That job was to inform the audience here at the Red Hat Summit that the Red Hat Exchange (RHX) was live and ready for downloads. Taking the stage to detail the launch of RHX was Red Hat director of online services Matt Maddox.
“There should be a place to go to find trusted online services. For that, we’re launching RHX,” he said (there was applause). “[RHX] demonstrates the core Red Hat belief; a belief in the inevitable expansion of open source.”
Maddox told attendees that RHX, now open for business at www.redhat.com/rhx would include open source products from vendors like SugarCRM, collaboration technology from Zimbra and Scalix, as well as a slew of other offerings, including business intelligence (BI). There are 14 members in all. Products are available directly from the web site or via Red Hat’s channel partners, Maddox said.
According to Red Hat, all applications are purchased, delivered and supported via a single, standardized Red Hat subscription agreement with consolidated billing covering the complete application stack. At the RHX web site, customers have access to application profiles, user ratings and reviews, free trials and online purchase options for all applications, a la Amazon.com (a comparison Red Hat execs were ready to make time and again). Red Hat will coordinate with ISV partners while providing customers with a single point of contact for all support issues throughout the application stack. In addition, RHX may be purchased through a select set of Red Hat’s Value-Added Reseller Channel partners that can also provide additional services in support of the RHX offerings.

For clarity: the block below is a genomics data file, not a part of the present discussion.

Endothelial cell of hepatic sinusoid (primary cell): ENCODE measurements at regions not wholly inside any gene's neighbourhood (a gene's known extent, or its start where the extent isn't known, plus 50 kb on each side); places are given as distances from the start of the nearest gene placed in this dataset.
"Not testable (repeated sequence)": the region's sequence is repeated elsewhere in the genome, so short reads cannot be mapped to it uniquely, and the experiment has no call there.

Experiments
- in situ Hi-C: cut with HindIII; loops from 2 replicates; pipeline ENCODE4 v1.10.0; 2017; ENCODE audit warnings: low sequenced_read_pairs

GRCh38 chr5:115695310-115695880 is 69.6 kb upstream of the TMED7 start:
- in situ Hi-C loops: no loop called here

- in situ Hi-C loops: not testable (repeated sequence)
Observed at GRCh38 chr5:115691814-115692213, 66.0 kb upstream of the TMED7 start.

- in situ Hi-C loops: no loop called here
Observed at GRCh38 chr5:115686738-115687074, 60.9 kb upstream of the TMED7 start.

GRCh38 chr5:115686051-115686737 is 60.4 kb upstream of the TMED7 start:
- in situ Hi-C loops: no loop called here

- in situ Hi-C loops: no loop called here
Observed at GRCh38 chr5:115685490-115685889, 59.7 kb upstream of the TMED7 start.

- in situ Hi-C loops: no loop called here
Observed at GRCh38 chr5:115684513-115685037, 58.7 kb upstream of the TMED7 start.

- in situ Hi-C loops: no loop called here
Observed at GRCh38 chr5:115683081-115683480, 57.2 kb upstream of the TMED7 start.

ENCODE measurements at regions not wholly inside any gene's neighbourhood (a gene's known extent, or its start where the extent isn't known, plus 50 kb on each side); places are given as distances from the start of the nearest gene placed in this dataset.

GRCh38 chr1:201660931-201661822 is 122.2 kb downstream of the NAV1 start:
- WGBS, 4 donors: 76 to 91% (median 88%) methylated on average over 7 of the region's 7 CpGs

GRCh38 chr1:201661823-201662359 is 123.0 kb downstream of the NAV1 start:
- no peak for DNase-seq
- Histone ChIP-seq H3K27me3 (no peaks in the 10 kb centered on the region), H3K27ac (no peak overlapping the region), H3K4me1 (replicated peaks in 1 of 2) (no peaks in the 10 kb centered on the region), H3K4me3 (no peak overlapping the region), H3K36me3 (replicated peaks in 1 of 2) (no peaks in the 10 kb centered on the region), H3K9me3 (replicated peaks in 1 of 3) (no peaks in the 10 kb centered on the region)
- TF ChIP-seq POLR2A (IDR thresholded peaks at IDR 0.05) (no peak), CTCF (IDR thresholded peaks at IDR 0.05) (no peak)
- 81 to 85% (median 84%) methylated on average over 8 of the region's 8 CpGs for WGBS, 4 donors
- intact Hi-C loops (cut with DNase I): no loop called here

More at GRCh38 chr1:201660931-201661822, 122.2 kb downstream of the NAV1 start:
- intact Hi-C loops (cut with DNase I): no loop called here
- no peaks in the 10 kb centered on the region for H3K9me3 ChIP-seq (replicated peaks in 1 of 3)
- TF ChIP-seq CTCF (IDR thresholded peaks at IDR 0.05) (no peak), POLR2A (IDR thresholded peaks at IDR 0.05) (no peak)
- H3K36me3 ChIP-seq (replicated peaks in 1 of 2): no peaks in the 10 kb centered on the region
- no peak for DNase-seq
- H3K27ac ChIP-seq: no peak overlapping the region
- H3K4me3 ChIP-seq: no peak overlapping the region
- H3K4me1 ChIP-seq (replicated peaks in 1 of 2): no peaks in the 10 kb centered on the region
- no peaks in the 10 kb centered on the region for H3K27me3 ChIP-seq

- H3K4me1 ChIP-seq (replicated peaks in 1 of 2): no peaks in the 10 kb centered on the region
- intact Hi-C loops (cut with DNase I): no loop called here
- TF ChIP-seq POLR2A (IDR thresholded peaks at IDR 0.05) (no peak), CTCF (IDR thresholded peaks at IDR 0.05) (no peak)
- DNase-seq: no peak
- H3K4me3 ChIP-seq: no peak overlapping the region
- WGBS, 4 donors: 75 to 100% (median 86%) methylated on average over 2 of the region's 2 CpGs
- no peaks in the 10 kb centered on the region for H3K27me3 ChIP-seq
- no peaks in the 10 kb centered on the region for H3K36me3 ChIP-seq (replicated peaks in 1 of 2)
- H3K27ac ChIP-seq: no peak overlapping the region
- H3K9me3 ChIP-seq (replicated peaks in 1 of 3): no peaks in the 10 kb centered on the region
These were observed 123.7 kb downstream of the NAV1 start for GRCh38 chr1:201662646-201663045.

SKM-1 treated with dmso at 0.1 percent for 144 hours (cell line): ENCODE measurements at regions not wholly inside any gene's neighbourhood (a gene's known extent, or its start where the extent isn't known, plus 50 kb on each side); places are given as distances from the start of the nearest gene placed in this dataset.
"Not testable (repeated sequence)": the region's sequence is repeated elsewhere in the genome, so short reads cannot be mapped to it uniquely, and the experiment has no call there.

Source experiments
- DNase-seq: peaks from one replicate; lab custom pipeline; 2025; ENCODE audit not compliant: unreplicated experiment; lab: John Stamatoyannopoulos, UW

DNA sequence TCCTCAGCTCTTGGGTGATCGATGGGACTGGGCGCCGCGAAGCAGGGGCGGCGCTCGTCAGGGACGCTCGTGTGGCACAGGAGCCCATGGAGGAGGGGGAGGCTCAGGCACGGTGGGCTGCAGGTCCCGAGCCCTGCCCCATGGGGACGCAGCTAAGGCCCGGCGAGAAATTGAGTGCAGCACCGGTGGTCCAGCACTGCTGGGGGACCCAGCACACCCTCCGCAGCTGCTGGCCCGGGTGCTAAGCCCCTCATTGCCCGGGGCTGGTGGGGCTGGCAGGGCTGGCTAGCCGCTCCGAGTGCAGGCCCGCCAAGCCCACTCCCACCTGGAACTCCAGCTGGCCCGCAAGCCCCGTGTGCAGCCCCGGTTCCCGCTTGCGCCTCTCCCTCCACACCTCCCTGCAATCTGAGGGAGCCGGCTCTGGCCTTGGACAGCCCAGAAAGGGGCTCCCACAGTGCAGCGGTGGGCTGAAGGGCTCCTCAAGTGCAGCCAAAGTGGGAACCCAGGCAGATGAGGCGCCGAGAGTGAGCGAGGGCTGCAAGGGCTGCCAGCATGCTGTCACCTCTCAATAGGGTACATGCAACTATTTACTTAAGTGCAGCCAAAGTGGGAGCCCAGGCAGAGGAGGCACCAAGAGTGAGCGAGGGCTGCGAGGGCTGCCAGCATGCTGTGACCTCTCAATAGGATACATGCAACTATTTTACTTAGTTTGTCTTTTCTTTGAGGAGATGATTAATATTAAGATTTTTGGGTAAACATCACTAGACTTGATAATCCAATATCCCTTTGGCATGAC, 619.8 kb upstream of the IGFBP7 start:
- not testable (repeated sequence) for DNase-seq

The announcement wasn’t exactly a surprise. When Red Hat Enterprise Linux 5 (RHEL 5) launched in March, Red Hat’s director of engineering Paul Cormier made the first mention of the program, stating it would be available soon. Today, it seems, is soon.